By Sue Pascoe
Marie Steckmest, known to her students as “Miss Marie,” will receive her second Golden Sparkplug award, this time on behalf of her volunteer efforts at the Marquez Elementary School garden. She has volunteered as a garden teacher the past six years, after becoming a University of California Cooperative Extension Master Gardener.
The Marquez garden program had been run by parents and staff since 1994, but it lacked direction without a constant presence (Steckmest) to oversee teaching, curriculum development, maintenance and fundraising.
“I’ve spent thousands of hours in the best job that I’ve ever had,” Steckmest said. “I was surprised by the award, but thrilled! I love teaching the kids at Marquez about gardening and introducing them to plants and food.”
When Steckmest started, she had only second graders and soon was called “Miss Marie.”
“The gardening program is an evolving one,” she said. “I decided that more grades should have access to gardening and gradually added more classes.”
Last year, Steckmest worked with second through fifth graders. This year the program has added kindergarten and first grade, and she’s striving to tie the garden to the social studies in each grade.
Second graders make salsa after tending the Peter Rabbit Garden, where parsley, tomato, kale, basil, cilantro and onion are grown.
Third graders are in charge of the “Three Sisters” Garden—featuring corn, beans and squash, all grown together in the tradition of Pawnee, Cherokee and Navajo tribes. Children learn that as the corn removes the nitrogen from the soil, the beans replace it, and the cornstalks give beans a place to climb. The squash leaves keep the ground shaded and moist, and also prevent weeds from growing.
Fourth graders work on the Native American Garden, planting native plants that were used by the indigenous peoples, such as California sagebrush, which can be used in tea and helps tame coughs and colds.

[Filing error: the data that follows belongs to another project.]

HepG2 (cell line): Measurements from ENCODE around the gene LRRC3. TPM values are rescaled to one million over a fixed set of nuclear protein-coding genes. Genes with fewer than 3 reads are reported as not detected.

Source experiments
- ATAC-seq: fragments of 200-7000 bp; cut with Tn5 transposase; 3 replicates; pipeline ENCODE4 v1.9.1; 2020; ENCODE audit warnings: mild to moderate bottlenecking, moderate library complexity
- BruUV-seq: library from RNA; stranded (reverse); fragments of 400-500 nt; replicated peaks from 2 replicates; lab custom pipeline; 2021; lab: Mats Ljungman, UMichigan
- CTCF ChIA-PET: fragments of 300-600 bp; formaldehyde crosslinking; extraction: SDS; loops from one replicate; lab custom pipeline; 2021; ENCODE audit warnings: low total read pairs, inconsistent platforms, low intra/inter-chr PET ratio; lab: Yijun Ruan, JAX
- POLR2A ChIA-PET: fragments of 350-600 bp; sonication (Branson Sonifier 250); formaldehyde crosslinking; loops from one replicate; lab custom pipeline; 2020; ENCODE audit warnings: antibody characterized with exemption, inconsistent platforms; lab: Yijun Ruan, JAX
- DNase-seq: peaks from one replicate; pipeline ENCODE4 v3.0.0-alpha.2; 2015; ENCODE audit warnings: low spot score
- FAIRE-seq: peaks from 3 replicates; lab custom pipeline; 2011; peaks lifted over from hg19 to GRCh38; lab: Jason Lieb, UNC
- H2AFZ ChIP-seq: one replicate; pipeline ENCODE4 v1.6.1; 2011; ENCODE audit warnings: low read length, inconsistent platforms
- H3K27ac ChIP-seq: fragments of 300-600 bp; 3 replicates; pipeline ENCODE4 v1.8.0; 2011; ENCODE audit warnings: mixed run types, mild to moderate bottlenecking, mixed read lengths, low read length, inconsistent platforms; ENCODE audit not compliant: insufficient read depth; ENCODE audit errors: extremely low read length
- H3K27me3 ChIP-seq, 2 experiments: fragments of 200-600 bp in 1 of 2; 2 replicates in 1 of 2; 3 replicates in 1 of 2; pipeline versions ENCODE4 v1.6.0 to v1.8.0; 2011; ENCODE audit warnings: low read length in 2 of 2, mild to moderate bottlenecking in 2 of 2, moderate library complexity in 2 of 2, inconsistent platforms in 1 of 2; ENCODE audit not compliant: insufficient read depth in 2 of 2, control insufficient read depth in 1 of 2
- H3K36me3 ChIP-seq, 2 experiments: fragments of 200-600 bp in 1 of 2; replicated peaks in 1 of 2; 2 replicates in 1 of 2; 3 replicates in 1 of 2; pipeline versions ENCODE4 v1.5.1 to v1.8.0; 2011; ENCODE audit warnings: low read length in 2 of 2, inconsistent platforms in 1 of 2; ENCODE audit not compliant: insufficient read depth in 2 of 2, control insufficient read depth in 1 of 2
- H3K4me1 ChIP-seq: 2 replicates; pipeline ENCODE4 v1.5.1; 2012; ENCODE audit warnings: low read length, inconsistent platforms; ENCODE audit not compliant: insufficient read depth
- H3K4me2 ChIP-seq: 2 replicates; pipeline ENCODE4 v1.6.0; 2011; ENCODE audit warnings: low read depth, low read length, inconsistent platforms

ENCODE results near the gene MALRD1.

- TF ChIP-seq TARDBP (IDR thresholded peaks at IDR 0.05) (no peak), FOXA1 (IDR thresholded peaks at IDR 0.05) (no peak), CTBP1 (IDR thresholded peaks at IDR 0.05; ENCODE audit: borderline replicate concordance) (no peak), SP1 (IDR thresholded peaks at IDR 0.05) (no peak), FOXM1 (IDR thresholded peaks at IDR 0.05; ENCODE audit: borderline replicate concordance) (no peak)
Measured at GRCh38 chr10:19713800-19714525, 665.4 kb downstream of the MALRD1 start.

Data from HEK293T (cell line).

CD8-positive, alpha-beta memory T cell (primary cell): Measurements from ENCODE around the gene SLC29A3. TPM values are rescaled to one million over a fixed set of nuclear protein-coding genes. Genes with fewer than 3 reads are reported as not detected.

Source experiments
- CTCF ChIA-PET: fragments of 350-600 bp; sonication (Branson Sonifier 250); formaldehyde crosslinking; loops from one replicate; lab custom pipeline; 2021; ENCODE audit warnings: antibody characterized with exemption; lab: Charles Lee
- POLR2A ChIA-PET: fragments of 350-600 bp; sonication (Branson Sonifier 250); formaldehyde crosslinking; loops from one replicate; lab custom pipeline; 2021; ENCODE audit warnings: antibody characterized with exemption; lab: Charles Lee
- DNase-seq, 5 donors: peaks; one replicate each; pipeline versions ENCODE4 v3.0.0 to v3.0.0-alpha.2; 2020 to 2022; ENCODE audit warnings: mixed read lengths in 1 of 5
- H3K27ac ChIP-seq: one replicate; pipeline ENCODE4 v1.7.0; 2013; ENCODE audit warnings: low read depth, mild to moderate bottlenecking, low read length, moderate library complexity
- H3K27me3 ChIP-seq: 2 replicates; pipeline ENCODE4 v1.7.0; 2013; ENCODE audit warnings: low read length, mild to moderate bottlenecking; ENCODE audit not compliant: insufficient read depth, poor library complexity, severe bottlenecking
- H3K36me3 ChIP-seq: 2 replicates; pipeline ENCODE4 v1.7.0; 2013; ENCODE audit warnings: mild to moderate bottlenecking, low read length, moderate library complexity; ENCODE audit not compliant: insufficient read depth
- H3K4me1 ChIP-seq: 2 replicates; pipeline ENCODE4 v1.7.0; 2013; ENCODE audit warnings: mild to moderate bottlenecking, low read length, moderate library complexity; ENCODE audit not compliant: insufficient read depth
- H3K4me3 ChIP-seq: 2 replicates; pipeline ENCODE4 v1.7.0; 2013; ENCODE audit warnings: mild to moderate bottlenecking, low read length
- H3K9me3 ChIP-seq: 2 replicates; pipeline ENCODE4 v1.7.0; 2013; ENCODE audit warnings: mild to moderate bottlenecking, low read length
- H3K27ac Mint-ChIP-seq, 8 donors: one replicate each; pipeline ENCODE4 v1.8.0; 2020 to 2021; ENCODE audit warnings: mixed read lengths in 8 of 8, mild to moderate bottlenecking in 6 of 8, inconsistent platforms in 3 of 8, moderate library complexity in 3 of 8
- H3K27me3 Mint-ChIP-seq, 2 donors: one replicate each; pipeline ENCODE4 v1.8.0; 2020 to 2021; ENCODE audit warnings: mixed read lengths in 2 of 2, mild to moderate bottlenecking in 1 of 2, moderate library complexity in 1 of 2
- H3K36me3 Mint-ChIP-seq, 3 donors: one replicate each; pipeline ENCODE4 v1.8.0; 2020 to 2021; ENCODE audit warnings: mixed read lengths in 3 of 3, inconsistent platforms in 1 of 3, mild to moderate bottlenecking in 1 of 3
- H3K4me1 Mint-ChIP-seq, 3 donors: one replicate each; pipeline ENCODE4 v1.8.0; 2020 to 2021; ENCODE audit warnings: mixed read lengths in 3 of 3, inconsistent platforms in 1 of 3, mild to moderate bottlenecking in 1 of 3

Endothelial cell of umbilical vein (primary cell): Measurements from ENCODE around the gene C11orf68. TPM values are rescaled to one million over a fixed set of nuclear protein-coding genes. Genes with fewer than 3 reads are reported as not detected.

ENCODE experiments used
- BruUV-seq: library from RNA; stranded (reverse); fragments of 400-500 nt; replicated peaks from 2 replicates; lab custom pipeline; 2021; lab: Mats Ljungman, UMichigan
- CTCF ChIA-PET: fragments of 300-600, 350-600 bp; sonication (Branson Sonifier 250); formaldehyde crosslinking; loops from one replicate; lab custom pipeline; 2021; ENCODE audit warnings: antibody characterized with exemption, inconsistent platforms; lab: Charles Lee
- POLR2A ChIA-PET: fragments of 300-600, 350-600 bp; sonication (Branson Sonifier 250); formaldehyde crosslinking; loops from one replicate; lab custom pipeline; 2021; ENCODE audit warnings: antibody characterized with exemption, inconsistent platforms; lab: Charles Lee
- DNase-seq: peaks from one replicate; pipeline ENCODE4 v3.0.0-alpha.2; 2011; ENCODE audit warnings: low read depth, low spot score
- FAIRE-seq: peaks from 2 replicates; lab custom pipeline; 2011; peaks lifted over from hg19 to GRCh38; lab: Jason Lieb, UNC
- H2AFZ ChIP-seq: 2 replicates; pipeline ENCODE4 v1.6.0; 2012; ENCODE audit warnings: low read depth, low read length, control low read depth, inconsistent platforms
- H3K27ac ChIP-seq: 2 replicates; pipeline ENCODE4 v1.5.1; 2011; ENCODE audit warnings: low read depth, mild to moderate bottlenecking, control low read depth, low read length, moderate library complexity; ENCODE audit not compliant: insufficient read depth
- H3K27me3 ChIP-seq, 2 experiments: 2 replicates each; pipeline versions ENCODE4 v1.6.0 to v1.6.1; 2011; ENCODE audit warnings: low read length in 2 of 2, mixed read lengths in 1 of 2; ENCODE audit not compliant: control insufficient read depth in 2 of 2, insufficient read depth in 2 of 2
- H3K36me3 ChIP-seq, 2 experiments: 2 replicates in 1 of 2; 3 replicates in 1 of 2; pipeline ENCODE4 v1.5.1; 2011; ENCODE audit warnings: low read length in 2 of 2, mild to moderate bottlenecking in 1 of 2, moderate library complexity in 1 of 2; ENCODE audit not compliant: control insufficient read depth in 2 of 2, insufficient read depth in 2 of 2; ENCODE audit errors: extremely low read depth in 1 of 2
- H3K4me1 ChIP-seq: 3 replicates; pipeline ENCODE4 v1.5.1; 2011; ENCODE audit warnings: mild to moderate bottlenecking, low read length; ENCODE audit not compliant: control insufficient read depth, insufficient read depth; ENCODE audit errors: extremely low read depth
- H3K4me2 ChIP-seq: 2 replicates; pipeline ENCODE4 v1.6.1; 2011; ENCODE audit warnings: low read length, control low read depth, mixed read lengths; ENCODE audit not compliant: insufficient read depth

Fifth graders oversee the Jeffersonian Garden, where they cultivate heirloom plants and learn about Thomas Jefferson.
Marquez Elementary started with six vegetable gardens on the lower yard and has added seven on the upper yard. There are also native plant areas around the campus for the Native American Garden.
“I think it’s important for kids to know where their food comes from and what it looks like, tastes, feels like and smells like,” Steckmest said. “I especially like when kids try a ‘new’ food, such as broccoli, tomatoes or kale, and like it.
“Also, kids need a chance to dig in the dirt, plant and have freedom to explore in the garden. They seem to like it!”
Steckmest’s first Sparkplug award was in 2005 for launching Palisades Volunteer Week, which urged all Palisadians to give a week of community service. She also started Palisades Cares, which continues to sponsor volunteer activities, such as the School Supply Drive in the fall and now the holiday Toy Drive.
In 2008, Steckmest was named Citizen of the Year for her “Green the Palisades” campaign, which involved installing blue recycling bins in the community to encourage recycling.
She and husband Larry have two adult children, Jeff and Lisa, who attended Marquez Elementary, and three grandchildren.
“Our oldest, Julie, 21⁄2, already has a gardening bag with a trowel, rake, gloves and a squirt bottle,” Steckmest said. “She enjoys digging and watering.”
For more information, visit marquezschoolediblegarden.blogspot.com.